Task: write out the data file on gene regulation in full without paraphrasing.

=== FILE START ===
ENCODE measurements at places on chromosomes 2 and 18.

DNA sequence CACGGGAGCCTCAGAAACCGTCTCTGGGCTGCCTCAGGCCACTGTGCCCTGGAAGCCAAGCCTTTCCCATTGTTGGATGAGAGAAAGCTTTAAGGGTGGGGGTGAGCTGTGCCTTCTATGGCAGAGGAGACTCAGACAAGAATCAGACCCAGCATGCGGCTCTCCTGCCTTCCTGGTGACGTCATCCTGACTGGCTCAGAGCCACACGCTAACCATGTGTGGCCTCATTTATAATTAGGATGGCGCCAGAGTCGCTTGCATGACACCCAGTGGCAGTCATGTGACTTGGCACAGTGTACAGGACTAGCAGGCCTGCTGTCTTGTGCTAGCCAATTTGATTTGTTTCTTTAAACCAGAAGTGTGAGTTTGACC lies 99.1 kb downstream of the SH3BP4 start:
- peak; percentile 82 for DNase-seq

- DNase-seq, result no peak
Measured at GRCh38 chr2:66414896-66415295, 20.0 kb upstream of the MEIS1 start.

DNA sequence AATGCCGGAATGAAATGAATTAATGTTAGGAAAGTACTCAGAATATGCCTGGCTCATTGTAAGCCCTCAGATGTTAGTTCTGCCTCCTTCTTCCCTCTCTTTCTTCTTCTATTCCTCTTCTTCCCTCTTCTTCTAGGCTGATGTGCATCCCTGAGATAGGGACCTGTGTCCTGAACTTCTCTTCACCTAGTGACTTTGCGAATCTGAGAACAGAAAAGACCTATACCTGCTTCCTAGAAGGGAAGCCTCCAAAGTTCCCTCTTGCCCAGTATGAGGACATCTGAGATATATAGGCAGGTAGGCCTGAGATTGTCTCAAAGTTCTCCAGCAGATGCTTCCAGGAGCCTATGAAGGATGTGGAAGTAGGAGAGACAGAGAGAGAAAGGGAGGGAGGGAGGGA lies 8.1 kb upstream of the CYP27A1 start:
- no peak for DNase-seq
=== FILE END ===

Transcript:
ENCODE measurements at places on chromosomes 2 and 18.

DNA sequence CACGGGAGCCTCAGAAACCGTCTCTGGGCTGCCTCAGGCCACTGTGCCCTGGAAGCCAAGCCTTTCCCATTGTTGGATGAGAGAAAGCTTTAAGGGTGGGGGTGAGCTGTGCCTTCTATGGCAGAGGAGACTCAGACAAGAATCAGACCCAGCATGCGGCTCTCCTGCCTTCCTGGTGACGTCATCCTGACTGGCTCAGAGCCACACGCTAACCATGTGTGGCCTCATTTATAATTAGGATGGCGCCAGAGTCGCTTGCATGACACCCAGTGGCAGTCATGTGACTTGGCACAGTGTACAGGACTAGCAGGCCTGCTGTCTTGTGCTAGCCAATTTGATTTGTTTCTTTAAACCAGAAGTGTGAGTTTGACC lies 99.1 kb downstream of the SH3BP4 start:
- peak; percentile 82 for DNase-seq

- DNase-seq, result no peak
Measured at GRCh38 chr2:66414896-66415295, 20.0 kb upstream of the MEIS1 start.

DNA sequence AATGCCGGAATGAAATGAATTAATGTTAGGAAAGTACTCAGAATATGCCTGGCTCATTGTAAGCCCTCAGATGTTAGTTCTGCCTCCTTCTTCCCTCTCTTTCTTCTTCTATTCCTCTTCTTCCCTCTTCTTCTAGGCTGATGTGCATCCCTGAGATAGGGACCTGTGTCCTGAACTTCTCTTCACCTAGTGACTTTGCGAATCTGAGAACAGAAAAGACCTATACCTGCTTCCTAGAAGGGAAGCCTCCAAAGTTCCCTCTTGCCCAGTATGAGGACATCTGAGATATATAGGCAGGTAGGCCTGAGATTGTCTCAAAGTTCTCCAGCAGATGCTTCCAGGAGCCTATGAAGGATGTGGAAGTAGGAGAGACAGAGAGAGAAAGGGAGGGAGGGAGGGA lies 8.1 kb upstream of the CYP27A1 start:
- no peak for DNase-seq